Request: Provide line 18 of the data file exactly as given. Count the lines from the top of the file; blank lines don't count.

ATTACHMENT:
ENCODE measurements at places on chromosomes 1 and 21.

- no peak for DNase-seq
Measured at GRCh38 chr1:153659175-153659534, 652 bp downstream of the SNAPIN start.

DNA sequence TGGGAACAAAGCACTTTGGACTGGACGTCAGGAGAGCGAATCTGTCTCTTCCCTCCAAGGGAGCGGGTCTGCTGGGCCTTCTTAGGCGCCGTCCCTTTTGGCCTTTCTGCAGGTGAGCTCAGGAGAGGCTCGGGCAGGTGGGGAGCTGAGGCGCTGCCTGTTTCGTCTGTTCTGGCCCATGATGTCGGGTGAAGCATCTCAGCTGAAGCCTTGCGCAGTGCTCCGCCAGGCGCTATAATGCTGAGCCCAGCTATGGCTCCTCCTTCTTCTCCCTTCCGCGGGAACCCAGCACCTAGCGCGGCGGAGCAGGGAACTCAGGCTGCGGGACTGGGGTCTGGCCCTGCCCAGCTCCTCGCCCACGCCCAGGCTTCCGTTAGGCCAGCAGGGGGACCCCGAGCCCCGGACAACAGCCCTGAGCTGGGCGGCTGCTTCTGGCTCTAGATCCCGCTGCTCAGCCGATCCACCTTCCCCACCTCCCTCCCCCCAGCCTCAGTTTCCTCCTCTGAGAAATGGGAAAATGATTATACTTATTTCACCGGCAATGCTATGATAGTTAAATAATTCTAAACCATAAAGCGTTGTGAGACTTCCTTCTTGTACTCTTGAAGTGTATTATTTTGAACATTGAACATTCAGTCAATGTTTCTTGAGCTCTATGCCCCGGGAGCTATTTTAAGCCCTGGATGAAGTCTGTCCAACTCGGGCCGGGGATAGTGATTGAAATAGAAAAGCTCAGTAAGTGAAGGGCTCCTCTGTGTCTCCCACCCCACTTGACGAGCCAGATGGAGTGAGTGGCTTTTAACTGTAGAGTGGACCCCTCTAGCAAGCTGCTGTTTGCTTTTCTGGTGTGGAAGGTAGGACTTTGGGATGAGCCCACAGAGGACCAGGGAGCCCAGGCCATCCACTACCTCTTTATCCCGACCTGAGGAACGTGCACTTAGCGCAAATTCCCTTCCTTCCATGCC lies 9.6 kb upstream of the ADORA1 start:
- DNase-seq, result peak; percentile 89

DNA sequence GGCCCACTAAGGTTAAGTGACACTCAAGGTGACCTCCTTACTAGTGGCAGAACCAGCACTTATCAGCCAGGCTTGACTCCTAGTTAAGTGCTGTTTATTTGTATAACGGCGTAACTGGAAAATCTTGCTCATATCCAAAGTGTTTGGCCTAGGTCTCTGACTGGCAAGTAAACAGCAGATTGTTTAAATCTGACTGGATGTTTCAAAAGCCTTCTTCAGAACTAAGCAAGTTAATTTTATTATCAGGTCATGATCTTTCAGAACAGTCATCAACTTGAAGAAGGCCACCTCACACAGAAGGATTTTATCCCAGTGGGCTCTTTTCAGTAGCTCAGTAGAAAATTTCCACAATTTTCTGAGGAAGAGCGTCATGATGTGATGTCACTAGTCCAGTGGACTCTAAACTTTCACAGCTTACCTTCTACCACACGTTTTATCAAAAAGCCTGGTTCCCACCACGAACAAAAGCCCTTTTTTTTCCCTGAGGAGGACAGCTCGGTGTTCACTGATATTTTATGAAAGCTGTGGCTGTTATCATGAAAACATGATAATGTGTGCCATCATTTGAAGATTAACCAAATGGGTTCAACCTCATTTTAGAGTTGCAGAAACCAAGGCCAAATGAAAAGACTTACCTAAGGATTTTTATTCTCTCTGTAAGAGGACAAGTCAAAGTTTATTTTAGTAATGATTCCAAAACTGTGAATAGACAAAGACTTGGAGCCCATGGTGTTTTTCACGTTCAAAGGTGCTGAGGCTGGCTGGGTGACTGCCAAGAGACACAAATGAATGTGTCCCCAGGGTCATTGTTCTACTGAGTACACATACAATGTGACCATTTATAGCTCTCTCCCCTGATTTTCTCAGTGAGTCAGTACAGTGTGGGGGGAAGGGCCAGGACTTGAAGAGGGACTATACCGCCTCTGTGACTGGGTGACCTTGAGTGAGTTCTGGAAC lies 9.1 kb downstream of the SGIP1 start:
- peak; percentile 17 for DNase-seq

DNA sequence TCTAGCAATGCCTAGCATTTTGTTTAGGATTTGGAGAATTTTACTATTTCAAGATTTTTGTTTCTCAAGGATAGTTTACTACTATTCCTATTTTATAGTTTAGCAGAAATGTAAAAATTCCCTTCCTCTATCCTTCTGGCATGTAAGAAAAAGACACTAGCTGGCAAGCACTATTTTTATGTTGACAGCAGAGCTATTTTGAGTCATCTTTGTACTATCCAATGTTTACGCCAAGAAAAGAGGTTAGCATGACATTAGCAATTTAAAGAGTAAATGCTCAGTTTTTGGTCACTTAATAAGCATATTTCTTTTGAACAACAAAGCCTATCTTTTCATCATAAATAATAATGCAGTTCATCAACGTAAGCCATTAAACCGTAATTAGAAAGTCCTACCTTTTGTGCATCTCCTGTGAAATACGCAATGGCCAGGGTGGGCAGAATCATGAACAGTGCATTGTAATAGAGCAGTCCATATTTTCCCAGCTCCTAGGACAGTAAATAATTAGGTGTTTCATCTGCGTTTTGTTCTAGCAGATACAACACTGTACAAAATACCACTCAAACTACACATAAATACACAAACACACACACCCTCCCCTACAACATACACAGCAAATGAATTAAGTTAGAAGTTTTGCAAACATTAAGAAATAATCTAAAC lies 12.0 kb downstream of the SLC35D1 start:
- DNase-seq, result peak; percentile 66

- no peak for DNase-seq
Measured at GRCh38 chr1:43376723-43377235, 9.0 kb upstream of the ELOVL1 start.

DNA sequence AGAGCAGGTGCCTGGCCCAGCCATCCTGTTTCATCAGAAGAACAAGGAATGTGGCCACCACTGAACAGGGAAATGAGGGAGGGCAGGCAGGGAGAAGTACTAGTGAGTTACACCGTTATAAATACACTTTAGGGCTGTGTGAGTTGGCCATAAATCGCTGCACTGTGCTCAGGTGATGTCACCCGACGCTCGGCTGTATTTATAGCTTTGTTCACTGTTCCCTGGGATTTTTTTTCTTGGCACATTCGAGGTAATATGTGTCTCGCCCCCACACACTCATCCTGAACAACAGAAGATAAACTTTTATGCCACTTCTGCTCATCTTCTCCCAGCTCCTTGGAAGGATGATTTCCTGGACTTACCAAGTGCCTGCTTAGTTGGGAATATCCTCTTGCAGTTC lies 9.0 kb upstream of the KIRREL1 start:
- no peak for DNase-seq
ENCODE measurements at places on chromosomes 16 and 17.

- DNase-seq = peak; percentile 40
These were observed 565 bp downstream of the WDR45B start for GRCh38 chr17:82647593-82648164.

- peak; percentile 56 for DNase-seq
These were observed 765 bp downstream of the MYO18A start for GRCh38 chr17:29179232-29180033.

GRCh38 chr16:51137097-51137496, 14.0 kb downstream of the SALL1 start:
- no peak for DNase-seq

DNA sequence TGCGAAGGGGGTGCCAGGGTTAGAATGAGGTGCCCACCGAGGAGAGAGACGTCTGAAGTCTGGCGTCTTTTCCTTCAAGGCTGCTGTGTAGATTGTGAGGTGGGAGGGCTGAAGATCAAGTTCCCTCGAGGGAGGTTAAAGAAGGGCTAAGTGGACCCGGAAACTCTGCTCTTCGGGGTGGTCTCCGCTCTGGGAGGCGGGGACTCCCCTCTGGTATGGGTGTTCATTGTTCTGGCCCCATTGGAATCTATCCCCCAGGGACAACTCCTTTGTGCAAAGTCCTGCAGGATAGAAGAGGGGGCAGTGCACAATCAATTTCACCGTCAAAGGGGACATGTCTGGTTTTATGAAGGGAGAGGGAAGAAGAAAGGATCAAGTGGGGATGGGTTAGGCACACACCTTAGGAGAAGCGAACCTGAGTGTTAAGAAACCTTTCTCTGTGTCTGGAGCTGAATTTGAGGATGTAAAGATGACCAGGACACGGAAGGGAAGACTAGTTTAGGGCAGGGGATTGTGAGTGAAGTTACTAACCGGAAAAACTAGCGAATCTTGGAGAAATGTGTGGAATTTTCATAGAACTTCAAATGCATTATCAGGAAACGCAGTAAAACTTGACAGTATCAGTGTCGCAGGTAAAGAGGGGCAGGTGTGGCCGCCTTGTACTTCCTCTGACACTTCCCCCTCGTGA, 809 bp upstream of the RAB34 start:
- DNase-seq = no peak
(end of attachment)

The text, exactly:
These were observed 765 bp downstream of the MYO18A start for GRCh38 chr17:29179232-29180033.